To protect the author's privacy, the Admissions Blog has granted her anonymity for this series.
Are you sick of guidebooks and statistics, endlessly refreshing U.S. News & World Top Colleges (don’t lie), and the “50 Best Essays” you’ve perused for hours on end? Have you ever wanted a no holds barred, 100 percent honest look at one year of attempted college admissions? Then this may be the series for you. I can’t promise many insider tips or quick-fix personal statements, but I can make you feel a little less alone. Are you along for the ride? Then join me once a week for the rest of the semester as I recount in excruciating and hopefully cathartic detail my College Campaign of 2010. Let us begin.
Race/Ethnicity: White, Jewish (once upon a time, I thought this constituted diversity).
Location: New England, city
High School: Public, Magnet
Extracurriculars: Track, Piano, Tutoring, Community Service (how original!)
In summary: The perfect candidate in every way. Or so I thought. At my high school, we were constantly reassured that an indefatigable work ethic and a good package of grades, boards, and extracurriculars would guarantee our admission to a wonderful college. I was boundless. I had so much potential I didn’t know what to do with it. Any college would be lucky to have me! How would I ever choose when April 1 finally arrived?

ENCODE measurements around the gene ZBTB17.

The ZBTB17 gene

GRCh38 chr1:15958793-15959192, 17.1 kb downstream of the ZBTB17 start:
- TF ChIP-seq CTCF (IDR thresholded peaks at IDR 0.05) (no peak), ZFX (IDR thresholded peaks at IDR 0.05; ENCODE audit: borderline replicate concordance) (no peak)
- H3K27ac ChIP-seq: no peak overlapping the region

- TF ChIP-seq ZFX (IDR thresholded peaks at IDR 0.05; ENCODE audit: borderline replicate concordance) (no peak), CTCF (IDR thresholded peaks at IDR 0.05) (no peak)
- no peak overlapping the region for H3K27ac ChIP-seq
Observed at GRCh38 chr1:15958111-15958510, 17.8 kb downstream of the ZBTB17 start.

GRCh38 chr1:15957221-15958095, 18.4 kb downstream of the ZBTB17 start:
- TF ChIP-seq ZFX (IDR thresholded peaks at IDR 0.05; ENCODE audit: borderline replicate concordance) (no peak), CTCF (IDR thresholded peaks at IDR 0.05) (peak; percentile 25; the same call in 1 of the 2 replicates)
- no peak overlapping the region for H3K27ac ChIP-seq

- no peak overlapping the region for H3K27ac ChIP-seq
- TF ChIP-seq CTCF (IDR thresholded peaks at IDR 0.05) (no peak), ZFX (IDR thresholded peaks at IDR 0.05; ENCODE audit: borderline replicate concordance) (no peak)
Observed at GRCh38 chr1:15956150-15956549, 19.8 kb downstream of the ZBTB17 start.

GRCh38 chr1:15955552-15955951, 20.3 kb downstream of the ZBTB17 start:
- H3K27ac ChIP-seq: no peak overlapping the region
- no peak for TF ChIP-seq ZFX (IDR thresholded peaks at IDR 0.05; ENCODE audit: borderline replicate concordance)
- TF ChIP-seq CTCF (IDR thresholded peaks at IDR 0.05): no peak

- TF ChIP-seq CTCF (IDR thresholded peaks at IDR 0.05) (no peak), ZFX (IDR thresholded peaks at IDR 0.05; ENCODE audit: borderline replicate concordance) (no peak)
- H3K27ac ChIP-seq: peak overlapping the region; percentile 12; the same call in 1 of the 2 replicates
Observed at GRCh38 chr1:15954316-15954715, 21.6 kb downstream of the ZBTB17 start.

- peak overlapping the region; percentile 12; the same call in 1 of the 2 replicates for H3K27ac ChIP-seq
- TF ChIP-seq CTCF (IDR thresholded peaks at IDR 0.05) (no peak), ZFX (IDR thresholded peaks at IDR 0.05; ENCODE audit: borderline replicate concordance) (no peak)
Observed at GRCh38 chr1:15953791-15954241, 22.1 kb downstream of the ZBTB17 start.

I began to compile a list of schools to visit. First up: nearly every Ivy. Dartmouth and Cornell were nixed off the bat—I wanted to be in a more urban environment. But Harvard, Yale, Princeton, Brown, Penn, and Columbia made it on, along with top liberal arts college Amherst. Next were the mid-levels, schools where I had a better-than-not chance of acceptance. I picked Washington University in St. Louis, Wesleyan, New York University, and Tufts. Three safeties rounded off the bunch: Boston University, Brandeis, and George Washington University.
I put little thought into which colleges I’d visit. I essentially checked off a laundry list of the top colleges in nearby vicinity—only two were far enough away to necessitate a flight. My mom planned our visits while I stressed about AP tests, retook my SATs, and perfected my side-swept bangs.
Yet nascent beginnings of my greatest college application mistakes were beginning to show. I was so hopelessly self-assured that I never stopped to consider the obstacles I might face along the way to my “perfect college.” I naively believed that having the median SAT and GPA for a given college immediately made me a desirable candidate. I underestimated how highly colleges value “leaders,” and most of all, I overestimated myself. But more of that will come later.
It was April, 2009, and I was ready to visit some colleges.
The second installment of the College Campaign of 2010 is here. Read it now.